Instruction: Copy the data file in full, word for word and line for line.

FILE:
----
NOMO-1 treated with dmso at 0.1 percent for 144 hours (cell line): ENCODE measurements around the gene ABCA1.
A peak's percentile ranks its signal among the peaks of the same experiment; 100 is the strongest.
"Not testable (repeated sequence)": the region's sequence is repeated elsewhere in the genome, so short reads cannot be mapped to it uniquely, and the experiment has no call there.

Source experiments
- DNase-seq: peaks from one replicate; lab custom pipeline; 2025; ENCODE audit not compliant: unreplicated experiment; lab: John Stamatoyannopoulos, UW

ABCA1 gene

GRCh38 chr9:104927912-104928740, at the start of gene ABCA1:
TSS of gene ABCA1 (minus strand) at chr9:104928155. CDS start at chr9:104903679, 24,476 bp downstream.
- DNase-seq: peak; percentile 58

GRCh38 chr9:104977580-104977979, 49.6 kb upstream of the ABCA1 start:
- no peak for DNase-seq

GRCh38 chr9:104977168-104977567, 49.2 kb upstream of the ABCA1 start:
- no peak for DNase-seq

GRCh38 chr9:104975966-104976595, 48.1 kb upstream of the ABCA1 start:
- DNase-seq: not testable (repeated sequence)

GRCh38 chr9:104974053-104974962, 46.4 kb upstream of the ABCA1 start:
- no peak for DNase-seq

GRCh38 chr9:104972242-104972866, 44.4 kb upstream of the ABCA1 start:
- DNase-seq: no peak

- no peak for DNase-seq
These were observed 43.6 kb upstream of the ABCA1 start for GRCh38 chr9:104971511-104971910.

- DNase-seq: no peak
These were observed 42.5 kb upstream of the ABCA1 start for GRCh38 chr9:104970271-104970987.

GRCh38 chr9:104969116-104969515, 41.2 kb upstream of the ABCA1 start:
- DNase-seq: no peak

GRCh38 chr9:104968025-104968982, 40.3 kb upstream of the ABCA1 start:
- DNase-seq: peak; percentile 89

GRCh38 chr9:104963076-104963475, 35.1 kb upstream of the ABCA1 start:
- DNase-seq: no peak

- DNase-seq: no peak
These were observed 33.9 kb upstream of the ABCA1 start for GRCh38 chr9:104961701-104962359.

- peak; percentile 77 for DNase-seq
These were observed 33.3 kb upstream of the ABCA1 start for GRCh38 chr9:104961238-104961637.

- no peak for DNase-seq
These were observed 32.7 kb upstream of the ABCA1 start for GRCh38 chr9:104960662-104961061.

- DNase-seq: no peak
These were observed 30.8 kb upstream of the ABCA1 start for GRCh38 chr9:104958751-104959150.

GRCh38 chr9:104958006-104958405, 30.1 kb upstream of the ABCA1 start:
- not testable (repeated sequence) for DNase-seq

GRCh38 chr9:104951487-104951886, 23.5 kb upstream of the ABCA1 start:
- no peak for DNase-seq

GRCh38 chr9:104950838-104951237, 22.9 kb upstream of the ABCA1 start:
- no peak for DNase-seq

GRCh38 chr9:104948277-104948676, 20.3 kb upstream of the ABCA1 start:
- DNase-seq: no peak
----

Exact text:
NOMO-1 treated with dmso at 0.1 percent for 144 hours (cell line): ENCODE measurements around the gene ABCA1.
A peak's percentile ranks its signal among the peaks of the same experiment; 100 is the strongest.
"Not testable (repeated sequence)": the region's sequence is repeated elsewhere in the genome, so short reads cannot be mapped to it uniquely, and the experiment has no call there.

Source experiments
- DNase-seq: peaks from one replicate; lab custom pipeline; 2025; ENCODE audit not compliant: unreplicated experiment; lab: John Stamatoyannopoulos, UW

ABCA1 gene

GRCh38 chr9:104927912-104928740, at the start of gene ABCA1:
TSS of gene ABCA1 (minus strand) at chr9:104928155. CDS start at chr9:104903679, 24,476 bp downstream.
- DNase-seq: peak; percentile 58

GRCh38 chr9:104977580-104977979, 49.6 kb upstream of the ABCA1 start:
- no peak for DNase-seq

GRCh38 chr9:104977168-104977567, 49.2 kb upstream of the ABCA1 start:
- no peak for DNase-seq

GRCh38 chr9:104975966-104976595, 48.1 kb upstream of the ABCA1 start:
- DNase-seq: not testable (repeated sequence)

GRCh38 chr9:104974053-104974962, 46.4 kb upstream of the ABCA1 start:
- no peak for DNase-seq

GRCh38 chr9:104972242-104972866, 44.4 kb upstream of the ABCA1 start:
- DNase-seq: no peak

- no peak for DNase-seq
These were observed 43.6 kb upstream of the ABCA1 start for GRCh38 chr9:104971511-104971910.

- DNase-seq: no peak
These were observed 42.5 kb upstream of the ABCA1 start for GRCh38 chr9:104970271-104970987.

GRCh38 chr9:104969116-104969515, 41.2 kb upstream of the ABCA1 start:
- DNase-seq: no peak

GRCh38 chr9:104968025-104968982, 40.3 kb upstream of the ABCA1 start:
- DNase-seq: peak; percentile 89

GRCh38 chr9:104963076-104963475, 35.1 kb upstream of the ABCA1 start:
- DNase-seq: no peak

- DNase-seq: no peak
These were observed 33.9 kb upstream of the ABCA1 start for GRCh38 chr9:104961701-104962359.

- peak; percentile 77 for DNase-seq
These were observed 33.3 kb upstream of the ABCA1 start for GRCh38 chr9:104961238-104961637.

- no peak for DNase-seq
These were observed 32.7 kb upstream of the ABCA1 start for GRCh38 chr9:104960662-104961061.

- DNase-seq: no peak
These were observed 30.8 kb upstream of the ABCA1 start for GRCh38 chr9:104958751-104959150.

GRCh38 chr9:104958006-104958405, 30.1 kb upstream of the ABCA1 start:
- not testable (repeated sequence) for DNase-seq

GRCh38 chr9:104951487-104951886, 23.5 kb upstream of the ABCA1 start:
- no peak for DNase-seq

GRCh38 chr9:104950838-104951237, 22.9 kb upstream of the ABCA1 start:
- no peak for DNase-seq

GRCh38 chr9:104948277-104948676, 20.3 kb upstream of the ABCA1 start:
- DNase-seq: no peak